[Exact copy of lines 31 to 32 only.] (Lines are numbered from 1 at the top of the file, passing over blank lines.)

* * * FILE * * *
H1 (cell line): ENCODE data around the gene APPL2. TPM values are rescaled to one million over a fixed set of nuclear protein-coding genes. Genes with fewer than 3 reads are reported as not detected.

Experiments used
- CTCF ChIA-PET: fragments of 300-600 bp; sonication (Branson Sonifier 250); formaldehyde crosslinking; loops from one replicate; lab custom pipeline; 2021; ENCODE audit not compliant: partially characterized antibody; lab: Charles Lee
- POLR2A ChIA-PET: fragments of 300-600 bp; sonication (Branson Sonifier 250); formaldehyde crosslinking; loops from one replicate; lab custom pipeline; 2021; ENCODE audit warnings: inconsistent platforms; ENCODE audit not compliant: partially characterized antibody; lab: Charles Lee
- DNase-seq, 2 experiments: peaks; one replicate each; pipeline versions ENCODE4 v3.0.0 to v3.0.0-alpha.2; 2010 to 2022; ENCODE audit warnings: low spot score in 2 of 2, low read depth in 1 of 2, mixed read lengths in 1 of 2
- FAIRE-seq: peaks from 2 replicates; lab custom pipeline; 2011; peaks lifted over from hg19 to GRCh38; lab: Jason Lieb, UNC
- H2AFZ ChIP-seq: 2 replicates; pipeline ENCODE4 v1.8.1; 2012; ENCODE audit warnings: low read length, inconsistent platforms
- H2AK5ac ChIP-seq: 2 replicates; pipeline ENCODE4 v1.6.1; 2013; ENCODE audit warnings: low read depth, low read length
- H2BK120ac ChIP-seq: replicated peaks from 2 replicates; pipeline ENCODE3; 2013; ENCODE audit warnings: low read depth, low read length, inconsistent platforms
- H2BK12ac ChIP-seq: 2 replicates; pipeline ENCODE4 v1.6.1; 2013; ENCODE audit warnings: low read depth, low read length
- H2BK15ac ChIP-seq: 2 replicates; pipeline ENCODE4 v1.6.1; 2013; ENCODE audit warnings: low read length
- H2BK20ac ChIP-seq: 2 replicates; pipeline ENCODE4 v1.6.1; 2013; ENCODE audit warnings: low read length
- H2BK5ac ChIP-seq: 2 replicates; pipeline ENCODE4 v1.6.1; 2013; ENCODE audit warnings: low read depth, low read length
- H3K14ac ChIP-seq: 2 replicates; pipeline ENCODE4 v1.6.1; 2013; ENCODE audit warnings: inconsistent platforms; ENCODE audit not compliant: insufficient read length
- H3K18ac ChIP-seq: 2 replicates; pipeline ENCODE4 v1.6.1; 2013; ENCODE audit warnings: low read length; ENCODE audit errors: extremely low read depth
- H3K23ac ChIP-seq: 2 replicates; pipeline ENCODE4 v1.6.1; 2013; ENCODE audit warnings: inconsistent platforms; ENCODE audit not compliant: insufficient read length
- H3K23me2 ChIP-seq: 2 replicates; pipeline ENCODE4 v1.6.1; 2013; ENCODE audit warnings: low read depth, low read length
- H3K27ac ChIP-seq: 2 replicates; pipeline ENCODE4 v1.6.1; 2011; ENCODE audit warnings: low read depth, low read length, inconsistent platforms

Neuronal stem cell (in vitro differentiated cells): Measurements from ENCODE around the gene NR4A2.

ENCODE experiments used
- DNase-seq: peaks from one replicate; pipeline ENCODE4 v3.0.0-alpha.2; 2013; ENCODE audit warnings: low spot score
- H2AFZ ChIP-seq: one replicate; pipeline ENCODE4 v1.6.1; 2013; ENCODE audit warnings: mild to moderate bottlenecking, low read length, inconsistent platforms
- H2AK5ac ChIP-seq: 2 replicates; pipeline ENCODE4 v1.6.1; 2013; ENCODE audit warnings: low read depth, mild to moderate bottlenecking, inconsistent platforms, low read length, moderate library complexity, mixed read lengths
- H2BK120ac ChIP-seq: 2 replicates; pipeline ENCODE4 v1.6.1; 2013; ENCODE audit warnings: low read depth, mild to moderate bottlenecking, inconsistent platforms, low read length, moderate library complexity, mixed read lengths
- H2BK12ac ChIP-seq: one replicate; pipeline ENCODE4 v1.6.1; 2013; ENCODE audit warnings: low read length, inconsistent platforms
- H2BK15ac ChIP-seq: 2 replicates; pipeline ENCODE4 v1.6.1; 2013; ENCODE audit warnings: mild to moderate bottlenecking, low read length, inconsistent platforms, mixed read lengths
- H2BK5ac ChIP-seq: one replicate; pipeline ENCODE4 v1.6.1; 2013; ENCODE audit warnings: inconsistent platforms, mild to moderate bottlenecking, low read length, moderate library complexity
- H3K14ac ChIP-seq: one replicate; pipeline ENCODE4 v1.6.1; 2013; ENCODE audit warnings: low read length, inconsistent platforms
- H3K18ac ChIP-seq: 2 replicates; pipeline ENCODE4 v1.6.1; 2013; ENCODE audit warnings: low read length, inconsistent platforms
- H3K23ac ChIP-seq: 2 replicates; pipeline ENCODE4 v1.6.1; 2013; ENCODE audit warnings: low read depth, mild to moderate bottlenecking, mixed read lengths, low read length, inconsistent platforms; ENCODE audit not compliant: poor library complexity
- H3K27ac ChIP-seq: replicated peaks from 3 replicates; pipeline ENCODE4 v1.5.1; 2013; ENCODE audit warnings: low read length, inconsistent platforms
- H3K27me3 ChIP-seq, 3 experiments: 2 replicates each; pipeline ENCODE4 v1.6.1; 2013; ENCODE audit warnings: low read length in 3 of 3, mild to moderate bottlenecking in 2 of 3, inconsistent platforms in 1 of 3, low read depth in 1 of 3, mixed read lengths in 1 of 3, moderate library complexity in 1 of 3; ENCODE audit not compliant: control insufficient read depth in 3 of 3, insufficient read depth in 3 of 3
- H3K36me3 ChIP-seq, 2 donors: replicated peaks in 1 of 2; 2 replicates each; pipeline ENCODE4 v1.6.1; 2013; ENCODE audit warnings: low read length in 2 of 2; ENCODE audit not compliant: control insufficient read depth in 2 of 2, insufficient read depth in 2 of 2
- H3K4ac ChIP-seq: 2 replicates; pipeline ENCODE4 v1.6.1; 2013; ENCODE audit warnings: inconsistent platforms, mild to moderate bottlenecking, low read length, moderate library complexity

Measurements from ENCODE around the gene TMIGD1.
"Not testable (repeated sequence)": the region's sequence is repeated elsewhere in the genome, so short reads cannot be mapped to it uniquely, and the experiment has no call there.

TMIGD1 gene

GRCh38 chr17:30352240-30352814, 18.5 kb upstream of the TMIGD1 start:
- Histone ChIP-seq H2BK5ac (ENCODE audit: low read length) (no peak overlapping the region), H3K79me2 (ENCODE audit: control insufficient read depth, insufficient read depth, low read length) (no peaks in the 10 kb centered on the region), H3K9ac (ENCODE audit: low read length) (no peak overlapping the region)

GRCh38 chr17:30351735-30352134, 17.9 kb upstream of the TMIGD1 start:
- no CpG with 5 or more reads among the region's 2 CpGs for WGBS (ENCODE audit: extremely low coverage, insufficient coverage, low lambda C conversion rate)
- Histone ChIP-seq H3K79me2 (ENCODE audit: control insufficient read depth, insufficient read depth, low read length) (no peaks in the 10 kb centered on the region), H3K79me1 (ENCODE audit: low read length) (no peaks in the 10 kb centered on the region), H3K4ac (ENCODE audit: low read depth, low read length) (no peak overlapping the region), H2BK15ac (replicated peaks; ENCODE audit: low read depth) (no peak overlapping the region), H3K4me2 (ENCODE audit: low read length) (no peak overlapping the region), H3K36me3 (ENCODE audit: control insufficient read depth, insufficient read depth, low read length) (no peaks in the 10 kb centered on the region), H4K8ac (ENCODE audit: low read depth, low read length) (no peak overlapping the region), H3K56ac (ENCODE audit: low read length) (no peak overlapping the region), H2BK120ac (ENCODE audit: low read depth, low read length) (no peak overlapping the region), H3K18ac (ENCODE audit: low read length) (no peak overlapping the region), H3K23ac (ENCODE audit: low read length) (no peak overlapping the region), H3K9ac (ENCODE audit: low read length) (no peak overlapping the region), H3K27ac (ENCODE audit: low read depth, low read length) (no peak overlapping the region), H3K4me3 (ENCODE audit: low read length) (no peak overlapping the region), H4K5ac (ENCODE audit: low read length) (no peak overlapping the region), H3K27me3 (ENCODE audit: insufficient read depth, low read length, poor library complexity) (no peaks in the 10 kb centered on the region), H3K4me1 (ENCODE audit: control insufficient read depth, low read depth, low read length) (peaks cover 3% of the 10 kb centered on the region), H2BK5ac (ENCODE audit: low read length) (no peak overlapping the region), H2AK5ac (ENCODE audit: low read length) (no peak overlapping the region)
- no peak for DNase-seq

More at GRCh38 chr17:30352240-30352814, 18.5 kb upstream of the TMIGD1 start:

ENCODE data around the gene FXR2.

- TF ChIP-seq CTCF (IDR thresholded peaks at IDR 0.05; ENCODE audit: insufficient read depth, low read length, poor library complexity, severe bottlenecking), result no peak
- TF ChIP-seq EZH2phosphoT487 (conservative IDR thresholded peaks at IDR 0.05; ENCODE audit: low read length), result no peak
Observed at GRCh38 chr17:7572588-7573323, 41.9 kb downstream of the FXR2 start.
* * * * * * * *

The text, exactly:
- H3K27ac ChIP-seq: replicated peaks from 3 replicates; pipeline ENCODE4 v1.5.1; 2013; ENCODE audit warnings: low read length, inconsistent platforms
- H3K27me3 ChIP-seq, 3 experiments: 2 replicates each; pipeline ENCODE4 v1.6.1; 2013; ENCODE audit warnings: low read length in 3 of 3, mild to moderate bottlenecking in 2 of 3, inconsistent platforms in 1 of 3, low read depth in 1 of 3, mixed read lengths in 1 of 3, moderate library complexity in 1 of 3; ENCODE audit not compliant: control insufficient read depth in 3 of 3, insufficient read depth in 3 of 3